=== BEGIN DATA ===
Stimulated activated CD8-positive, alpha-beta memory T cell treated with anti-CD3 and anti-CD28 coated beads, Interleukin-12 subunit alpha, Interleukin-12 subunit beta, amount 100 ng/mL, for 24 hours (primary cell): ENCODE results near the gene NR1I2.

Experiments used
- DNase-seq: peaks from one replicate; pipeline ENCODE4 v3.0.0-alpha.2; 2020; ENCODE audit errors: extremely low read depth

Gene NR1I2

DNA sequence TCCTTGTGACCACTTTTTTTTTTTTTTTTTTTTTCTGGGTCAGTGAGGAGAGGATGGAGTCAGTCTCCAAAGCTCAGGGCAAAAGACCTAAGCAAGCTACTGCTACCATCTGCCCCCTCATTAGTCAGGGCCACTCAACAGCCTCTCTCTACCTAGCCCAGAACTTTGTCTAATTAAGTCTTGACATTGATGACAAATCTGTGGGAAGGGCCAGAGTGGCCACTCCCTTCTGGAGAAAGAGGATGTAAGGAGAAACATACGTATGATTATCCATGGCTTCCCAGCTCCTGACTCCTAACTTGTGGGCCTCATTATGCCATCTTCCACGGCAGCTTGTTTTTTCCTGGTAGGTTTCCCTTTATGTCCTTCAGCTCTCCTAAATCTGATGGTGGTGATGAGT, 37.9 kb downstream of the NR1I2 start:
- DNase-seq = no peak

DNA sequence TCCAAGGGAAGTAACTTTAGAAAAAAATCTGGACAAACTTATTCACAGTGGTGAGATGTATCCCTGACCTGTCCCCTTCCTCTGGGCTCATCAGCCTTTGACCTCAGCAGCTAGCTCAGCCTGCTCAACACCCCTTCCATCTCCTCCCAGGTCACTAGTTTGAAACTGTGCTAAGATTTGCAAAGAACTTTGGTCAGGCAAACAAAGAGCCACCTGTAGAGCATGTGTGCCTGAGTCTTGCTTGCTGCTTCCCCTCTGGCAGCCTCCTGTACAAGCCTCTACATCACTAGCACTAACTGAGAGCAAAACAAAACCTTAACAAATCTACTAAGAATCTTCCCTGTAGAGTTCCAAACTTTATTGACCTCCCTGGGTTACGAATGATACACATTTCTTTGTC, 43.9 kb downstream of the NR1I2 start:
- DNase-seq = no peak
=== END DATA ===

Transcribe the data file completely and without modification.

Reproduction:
Stimulated activated CD8-positive, alpha-beta memory T cell treated with anti-CD3 and anti-CD28 coated beads, Interleukin-12 subunit alpha, Interleukin-12 subunit beta, amount 100 ng/mL, for 24 hours (primary cell): ENCODE results near the gene NR1I2.

Experiments used
- DNase-seq: peaks from one replicate; pipeline ENCODE4 v3.0.0-alpha.2; 2020; ENCODE audit errors: extremely low read depth

Gene NR1I2

DNA sequence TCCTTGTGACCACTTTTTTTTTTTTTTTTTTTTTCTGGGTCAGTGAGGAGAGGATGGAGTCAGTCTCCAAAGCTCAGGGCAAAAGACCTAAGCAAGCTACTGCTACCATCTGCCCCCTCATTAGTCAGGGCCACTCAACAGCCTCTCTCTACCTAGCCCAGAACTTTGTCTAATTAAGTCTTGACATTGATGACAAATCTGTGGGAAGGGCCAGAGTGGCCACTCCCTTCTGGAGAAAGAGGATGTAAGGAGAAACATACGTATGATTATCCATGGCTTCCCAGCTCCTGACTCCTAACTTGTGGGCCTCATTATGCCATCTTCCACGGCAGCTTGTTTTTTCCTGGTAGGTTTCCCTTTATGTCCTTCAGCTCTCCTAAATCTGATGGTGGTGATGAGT, 37.9 kb downstream of the NR1I2 start:
- DNase-seq = no peak

DNA sequence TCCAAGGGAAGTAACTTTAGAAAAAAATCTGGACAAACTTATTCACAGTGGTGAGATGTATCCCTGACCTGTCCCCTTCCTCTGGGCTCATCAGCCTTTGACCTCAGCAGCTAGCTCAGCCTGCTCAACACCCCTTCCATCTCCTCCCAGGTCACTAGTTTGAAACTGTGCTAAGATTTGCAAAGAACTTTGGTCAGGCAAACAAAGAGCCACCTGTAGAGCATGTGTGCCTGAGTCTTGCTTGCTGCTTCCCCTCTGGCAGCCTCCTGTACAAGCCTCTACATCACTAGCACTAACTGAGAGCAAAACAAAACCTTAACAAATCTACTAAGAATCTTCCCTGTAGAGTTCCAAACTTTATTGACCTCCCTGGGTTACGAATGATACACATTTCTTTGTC, 43.9 kb downstream of the NR1I2 start:
- DNase-seq = no peak